The twilight of 2G / 3G systems is a challenge for the M2M network.

5G is basically not another technology, but only a 4G modernization, so also modernizing modems to adapt to future network standards should not be too difficult or expensive.


While most consumers have long stopped using legacy 2G and 3G networks, companies with older M2M wireless standards must consider new IoT cellular solutions.

Today's machine-to-machine (M2M) wireless network, covering applications such as utility meters, asset location, vending machines, fuel pumps, security systems, and more, still relies heavily on conventional cellular modems. Communication via the mobile network has always been reliable, secure and ensures high quality of services. While modem-based solutions are typically relatively expensive, bulky, and power-consuming, real-time data and information are valuable enough to justify their high cost.

However, mobile networks are changing with their operators focusing on 4G (LTE) and 5G services. These newer cell technology standards use a higher frequency spectrum allocation (GHz) than the older networks (MHz). This is a major improvement, providing customers with faster and more responsive services, making it an ideal solution for the average smartphone user, and also offers a significant increase in wireless IoT performance.

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However, the change of the standard will cause problems with systems based on 2G and 3G modems. Licensed radio spectrum is valuable to network operators and must be used where business opportunities arise. As a result, operators are willing to retire legacy services or dedicate them to alternative uses. This is not a problem for consumers who buy new cell phones every twenty months or so and last saw a 3G set years ago. However, this is a serious problem for commercial operators who will no longer be able to use older modems.

To continue delivering valuable real-time data, M2M cellular connectivity urgently needs to be upgraded to the next generation of technology. While the change will be revolutionary, the benefits of newer technologies - smaller, less power consuming, more reliable modems, and a more reliable and secure communication link - will bring significant benefits in the future.

Disruptions during the revolution

There are many examples of the big hassle arising from the decline of 2G and 3G technology. For example, in 2017, about 70 percent of modems that track San Francisco buses and trains in real time suddenly disappeared from the system's map because AT&T shut down its 2G network. It took the San Francisco Municipal Transportation Agency (SFTMA) several weeks to fix the problem through modernization, but the result was a new, more reliable system that will last a long time to come. Likewise, almost any industry can benefit from the transition to mobile IoT in the long run.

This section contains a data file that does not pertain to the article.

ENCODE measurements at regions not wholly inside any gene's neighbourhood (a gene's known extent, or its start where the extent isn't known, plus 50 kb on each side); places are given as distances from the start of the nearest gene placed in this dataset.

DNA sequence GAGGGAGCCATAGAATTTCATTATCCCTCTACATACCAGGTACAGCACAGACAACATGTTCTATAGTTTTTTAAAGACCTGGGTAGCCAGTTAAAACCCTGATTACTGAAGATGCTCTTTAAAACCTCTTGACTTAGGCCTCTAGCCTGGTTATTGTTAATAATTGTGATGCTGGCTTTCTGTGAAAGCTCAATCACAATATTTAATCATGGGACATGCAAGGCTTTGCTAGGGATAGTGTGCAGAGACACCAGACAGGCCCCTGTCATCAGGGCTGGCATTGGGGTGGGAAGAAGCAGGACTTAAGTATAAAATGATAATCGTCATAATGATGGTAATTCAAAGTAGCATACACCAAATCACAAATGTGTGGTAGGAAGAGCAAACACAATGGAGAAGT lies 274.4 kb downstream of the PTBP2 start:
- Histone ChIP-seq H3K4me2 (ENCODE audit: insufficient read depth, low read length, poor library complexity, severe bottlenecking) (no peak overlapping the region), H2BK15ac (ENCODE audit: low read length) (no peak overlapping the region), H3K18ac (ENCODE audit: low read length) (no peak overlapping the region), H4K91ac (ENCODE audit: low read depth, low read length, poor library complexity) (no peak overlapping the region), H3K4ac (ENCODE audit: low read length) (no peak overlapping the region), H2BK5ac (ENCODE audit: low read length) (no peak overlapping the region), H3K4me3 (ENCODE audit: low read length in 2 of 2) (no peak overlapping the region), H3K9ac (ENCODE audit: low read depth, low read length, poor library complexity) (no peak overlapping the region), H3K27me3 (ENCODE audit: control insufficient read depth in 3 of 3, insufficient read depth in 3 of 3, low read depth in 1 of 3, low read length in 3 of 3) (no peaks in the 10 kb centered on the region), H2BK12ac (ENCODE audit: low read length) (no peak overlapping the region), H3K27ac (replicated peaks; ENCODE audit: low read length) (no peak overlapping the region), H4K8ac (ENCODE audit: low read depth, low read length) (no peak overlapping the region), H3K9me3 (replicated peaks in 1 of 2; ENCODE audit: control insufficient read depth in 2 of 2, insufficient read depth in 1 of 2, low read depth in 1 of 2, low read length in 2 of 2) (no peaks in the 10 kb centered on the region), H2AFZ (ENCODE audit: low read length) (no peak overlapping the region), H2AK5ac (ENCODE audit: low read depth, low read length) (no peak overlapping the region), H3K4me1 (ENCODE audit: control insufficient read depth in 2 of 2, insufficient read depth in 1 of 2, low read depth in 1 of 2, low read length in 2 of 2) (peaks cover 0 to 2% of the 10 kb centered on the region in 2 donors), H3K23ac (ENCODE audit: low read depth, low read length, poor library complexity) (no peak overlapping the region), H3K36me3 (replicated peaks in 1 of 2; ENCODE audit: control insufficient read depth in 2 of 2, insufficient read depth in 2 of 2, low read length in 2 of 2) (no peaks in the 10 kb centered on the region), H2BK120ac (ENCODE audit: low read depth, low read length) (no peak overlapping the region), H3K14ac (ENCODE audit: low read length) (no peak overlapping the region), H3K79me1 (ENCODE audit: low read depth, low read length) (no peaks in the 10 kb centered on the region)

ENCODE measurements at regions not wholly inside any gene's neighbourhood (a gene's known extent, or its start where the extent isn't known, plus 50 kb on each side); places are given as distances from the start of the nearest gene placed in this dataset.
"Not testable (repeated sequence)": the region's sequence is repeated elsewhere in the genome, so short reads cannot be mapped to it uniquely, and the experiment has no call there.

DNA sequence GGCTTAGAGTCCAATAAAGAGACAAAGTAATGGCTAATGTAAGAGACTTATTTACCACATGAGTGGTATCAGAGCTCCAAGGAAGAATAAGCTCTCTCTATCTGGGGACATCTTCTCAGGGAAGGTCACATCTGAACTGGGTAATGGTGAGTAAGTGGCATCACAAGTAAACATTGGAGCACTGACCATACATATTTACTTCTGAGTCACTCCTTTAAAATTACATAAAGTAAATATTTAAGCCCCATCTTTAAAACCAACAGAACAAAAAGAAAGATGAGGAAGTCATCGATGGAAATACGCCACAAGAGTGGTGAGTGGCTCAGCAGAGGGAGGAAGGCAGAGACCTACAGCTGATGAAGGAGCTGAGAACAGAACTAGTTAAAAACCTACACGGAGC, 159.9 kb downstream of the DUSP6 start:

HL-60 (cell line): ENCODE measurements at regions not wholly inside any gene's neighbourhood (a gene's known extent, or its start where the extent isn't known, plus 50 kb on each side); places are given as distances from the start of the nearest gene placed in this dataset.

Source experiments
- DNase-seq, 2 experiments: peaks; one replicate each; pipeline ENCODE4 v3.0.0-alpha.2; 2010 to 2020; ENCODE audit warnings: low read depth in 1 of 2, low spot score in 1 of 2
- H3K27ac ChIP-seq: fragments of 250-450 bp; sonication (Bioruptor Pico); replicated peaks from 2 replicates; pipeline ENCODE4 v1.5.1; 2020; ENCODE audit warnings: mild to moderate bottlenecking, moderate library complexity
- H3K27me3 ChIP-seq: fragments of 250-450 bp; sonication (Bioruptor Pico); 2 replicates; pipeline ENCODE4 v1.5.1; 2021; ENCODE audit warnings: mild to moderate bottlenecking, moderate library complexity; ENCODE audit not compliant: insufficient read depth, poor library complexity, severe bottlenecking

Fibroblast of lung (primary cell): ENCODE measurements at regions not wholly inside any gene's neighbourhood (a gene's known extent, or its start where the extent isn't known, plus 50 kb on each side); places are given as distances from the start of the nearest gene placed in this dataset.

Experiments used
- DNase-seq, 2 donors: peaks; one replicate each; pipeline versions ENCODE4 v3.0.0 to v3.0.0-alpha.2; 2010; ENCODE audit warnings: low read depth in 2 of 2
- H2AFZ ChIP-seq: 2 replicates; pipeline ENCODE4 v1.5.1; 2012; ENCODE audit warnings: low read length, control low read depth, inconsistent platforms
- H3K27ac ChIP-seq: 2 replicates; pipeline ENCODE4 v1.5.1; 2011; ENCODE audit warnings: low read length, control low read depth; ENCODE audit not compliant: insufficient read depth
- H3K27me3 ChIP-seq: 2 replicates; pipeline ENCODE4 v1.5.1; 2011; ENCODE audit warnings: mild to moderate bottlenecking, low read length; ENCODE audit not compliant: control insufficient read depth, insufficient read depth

Transition to a new standard

The solution to the 2G / 3G extinction problem is the modernization of the entire existing M2M wireless cellular infrastructure and its migration to the NB-IoT or LTE-M cellular network operated by 4G networks. The challenge is to ensure that the necessary changes take place before the shutdown of 2G and 3G networks.

Fortunately, things have been made much easier thanks to the commercial availability of relatively inexpensive, small and energy-efficient IoT cellular modems. An example of such a device is the Nordic nRF9160 SiP, which makes LTE technology available and easy to use for a range of low power consumption cellular IoT projects. It supports both 4G and 5G applications and is one of the most compact, complete, and energy efficient cellular IoT solutions on the market.

The sacrifices now, the profits later

While the move from 2G and 3G to 4G is a serious undertaking, investment in mobile IoT solutions will bring many benefits. Products like nRF9160 are smaller, cheaper and use much less power than older modems. There are also benefits to cellular service providers; The mobile Internet of Things uses frequencies that are not used in consumer applications, allowing companies to make better use of their spectrum allocations.

Businesses moving to cellular IoT will no longer be faced with such a major upheaval for decades. 4G networks will coexist with 5G networks for at least the next decade. And 5G is basically not another technology, but only a 4G modernization, so also modernizing modems to adapt to future networks should not be too difficult or expensive.

This article is courtesy of Nordic Semiconductor

Author: Kristian Sæther

Source: & Arrow

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